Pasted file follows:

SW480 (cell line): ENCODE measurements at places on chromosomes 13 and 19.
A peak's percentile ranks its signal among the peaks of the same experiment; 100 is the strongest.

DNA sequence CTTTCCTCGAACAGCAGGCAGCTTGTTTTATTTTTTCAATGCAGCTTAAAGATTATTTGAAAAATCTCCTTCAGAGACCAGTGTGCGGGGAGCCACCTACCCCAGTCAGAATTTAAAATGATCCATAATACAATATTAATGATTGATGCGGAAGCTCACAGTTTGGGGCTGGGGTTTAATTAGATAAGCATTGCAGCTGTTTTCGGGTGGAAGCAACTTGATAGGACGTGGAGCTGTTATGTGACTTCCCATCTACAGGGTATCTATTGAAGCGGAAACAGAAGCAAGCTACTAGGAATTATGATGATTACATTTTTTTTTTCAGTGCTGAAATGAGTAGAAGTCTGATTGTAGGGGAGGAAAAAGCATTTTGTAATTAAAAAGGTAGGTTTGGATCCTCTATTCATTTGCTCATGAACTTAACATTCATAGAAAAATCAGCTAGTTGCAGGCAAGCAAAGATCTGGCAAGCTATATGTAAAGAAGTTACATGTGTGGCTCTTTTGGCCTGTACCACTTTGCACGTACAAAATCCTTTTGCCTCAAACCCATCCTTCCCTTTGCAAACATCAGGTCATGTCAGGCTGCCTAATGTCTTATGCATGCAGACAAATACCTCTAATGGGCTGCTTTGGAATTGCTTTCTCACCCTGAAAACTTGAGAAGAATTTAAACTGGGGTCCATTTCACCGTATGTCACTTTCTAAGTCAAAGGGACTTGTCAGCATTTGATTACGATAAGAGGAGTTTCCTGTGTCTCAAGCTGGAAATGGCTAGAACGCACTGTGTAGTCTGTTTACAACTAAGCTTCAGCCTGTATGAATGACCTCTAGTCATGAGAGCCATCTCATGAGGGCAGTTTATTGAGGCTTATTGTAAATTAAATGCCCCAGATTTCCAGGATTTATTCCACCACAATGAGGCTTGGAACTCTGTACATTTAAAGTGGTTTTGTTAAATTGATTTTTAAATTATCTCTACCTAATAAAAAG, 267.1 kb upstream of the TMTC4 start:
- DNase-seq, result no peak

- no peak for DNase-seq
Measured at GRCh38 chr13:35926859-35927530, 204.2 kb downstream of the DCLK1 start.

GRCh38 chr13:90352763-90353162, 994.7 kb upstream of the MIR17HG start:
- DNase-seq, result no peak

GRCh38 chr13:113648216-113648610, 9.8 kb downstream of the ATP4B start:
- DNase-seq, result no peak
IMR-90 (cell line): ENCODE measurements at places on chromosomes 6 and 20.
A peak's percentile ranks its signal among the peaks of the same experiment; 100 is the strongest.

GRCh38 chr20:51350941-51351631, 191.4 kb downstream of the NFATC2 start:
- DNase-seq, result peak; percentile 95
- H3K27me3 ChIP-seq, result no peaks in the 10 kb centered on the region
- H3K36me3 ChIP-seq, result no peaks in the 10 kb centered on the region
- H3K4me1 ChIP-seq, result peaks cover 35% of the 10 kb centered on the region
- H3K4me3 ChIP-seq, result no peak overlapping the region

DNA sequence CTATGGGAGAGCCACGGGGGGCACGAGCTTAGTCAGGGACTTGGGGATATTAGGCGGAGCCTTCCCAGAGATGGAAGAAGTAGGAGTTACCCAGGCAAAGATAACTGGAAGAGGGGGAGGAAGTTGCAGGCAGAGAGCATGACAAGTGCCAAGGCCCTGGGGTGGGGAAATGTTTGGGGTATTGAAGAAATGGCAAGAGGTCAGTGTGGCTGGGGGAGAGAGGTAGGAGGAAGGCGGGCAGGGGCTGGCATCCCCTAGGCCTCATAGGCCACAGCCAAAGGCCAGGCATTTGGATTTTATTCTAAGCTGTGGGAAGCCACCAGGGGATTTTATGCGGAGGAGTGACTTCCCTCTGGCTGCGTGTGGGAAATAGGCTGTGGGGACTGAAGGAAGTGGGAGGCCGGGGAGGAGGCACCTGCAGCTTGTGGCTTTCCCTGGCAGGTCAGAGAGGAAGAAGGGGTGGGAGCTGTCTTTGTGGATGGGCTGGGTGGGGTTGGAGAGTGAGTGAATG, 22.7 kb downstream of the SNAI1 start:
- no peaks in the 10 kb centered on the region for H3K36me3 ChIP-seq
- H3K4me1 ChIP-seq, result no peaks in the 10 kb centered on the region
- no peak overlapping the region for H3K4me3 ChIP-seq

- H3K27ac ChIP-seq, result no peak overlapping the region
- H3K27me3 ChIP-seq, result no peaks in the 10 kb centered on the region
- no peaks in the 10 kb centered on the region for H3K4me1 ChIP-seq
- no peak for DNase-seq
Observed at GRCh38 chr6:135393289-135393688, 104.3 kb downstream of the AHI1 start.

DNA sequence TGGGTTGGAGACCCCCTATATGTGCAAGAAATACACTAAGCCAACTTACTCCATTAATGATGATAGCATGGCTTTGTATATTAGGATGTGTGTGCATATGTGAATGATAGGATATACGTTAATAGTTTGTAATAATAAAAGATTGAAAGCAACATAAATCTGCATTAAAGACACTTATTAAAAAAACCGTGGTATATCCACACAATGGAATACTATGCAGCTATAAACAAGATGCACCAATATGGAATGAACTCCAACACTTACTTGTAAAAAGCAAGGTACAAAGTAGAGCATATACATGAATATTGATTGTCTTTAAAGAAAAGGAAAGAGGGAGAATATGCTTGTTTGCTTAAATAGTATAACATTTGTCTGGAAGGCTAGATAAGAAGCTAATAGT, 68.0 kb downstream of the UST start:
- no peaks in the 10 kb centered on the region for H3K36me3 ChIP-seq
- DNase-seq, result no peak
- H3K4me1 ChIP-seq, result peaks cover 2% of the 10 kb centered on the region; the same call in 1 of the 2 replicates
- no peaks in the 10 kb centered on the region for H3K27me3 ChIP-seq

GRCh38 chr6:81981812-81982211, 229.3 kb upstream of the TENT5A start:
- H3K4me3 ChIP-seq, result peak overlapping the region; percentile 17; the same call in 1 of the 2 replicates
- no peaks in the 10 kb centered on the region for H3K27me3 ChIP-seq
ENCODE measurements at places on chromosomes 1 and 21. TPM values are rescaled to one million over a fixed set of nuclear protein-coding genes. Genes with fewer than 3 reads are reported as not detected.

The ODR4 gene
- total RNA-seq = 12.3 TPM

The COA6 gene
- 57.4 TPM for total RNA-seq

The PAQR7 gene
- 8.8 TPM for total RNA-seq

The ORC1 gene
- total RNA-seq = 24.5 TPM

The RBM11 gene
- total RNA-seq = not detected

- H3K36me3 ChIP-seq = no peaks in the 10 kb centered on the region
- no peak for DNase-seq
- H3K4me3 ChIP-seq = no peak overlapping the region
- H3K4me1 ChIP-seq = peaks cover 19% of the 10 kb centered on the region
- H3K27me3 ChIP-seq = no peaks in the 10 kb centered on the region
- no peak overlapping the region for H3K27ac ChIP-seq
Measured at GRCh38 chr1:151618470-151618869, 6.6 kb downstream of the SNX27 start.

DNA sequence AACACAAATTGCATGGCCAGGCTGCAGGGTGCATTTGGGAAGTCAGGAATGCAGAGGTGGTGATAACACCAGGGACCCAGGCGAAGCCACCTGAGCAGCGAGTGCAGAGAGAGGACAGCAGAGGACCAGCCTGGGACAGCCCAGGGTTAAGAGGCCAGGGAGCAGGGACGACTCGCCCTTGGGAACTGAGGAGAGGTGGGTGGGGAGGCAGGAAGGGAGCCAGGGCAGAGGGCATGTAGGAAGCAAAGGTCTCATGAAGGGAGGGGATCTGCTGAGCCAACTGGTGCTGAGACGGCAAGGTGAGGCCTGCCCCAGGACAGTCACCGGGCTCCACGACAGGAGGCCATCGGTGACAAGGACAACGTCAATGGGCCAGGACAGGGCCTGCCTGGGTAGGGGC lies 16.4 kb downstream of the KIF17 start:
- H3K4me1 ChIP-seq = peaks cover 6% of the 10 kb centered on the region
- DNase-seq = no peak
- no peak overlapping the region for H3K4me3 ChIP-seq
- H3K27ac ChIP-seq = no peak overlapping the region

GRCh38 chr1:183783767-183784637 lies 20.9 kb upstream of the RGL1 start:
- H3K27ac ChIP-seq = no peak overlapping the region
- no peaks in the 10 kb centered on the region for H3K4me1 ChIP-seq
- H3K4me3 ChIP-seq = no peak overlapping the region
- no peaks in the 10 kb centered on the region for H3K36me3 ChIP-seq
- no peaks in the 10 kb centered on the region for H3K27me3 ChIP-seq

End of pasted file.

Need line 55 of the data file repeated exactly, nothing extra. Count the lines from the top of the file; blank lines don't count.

- H3K4me1 ChIP-seq = peaks cover 6% of the 10 kb centered on the region